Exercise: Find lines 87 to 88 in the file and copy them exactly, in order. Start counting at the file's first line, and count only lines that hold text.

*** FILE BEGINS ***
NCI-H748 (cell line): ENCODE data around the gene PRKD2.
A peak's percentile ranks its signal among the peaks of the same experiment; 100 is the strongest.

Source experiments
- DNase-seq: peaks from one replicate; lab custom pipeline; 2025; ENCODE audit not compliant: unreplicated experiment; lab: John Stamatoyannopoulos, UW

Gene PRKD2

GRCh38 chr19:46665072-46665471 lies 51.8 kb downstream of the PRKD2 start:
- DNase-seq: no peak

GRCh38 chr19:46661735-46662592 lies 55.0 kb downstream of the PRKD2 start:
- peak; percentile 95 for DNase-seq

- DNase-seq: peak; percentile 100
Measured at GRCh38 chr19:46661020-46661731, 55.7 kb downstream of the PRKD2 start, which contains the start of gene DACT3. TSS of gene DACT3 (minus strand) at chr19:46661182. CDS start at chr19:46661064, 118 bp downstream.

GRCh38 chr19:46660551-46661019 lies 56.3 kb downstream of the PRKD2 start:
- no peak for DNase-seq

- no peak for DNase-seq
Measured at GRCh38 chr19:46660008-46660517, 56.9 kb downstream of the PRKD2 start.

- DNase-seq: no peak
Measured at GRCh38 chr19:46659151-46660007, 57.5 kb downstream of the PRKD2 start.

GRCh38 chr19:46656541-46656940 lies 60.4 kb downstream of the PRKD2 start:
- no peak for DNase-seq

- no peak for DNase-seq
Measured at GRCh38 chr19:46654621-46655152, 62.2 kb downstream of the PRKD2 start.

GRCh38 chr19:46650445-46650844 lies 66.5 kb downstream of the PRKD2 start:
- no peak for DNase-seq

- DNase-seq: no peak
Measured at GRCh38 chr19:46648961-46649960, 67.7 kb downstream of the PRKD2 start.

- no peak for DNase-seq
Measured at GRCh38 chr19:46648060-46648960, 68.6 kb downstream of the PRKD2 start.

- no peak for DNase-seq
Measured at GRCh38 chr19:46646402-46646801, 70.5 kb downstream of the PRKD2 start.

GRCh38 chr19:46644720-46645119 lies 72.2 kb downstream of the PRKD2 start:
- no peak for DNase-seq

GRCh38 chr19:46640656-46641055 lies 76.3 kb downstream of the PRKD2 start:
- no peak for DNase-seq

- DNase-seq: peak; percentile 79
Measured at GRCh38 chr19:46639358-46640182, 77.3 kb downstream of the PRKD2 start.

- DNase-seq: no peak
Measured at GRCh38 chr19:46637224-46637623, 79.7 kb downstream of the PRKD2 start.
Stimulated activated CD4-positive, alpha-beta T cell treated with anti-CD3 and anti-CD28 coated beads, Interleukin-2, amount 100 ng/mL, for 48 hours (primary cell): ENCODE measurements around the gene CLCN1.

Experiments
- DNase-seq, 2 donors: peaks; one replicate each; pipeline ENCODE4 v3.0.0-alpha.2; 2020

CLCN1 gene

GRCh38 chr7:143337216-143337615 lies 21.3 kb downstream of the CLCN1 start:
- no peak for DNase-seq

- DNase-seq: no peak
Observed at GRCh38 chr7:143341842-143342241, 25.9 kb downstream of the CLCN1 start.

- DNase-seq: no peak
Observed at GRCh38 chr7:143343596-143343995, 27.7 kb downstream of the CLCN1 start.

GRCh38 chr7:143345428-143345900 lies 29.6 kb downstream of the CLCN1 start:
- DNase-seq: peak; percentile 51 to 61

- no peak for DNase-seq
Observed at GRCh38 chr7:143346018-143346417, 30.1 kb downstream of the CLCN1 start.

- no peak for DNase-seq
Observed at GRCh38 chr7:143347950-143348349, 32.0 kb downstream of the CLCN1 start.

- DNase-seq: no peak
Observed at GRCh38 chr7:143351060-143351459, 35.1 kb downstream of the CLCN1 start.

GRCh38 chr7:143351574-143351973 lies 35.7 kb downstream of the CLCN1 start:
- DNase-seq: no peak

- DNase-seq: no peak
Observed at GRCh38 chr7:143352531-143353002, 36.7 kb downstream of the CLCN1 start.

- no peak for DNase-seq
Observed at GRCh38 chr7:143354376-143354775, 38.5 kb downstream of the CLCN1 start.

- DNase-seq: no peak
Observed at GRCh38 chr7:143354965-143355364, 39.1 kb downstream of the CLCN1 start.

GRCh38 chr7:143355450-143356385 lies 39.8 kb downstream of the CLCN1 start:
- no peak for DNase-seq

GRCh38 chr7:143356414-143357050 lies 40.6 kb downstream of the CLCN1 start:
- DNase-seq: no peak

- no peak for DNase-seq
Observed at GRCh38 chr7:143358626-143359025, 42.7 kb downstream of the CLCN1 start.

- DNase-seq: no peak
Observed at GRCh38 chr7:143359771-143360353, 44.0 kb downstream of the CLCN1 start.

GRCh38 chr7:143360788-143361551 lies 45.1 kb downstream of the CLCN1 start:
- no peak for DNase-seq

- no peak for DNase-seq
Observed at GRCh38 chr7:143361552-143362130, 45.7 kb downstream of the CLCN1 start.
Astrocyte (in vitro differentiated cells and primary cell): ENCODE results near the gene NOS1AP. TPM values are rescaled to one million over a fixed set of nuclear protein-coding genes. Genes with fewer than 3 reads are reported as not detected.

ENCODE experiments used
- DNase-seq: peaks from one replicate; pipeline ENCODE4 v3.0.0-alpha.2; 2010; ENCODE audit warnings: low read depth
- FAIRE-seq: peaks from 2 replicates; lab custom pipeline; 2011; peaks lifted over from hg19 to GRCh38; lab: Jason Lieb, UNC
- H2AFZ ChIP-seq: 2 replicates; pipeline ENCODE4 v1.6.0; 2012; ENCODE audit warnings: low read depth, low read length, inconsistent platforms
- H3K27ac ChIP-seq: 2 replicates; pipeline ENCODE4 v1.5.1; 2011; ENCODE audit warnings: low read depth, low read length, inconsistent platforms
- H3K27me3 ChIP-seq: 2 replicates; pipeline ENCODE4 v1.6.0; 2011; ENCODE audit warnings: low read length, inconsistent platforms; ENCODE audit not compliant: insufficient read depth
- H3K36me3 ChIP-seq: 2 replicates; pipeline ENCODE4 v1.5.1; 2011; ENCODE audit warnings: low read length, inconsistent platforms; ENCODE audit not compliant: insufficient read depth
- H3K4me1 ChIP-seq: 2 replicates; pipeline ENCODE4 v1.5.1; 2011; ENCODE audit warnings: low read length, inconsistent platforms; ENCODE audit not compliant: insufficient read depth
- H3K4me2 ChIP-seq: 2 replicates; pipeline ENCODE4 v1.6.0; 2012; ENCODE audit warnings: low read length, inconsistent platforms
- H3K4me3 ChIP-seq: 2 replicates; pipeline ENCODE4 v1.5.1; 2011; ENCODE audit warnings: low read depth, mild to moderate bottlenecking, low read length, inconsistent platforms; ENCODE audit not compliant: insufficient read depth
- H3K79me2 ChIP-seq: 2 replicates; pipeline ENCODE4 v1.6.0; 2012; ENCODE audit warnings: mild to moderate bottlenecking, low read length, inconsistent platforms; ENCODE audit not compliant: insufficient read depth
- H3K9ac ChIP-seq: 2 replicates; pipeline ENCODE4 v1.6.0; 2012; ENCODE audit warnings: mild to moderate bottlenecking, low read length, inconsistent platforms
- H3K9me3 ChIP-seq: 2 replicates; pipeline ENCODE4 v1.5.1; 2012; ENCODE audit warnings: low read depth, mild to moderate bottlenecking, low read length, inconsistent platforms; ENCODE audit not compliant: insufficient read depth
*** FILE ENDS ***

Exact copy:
- H3K79me2 ChIP-seq: 2 replicates; pipeline ENCODE4 v1.6.0; 2012; ENCODE audit warnings: mild to moderate bottlenecking, low read length, inconsistent platforms; ENCODE audit not compliant: insufficient read depth
- H3K9ac ChIP-seq: 2 replicates; pipeline ENCODE4 v1.6.0; 2012; ENCODE audit warnings: mild to moderate bottlenecking, low read length, inconsistent platforms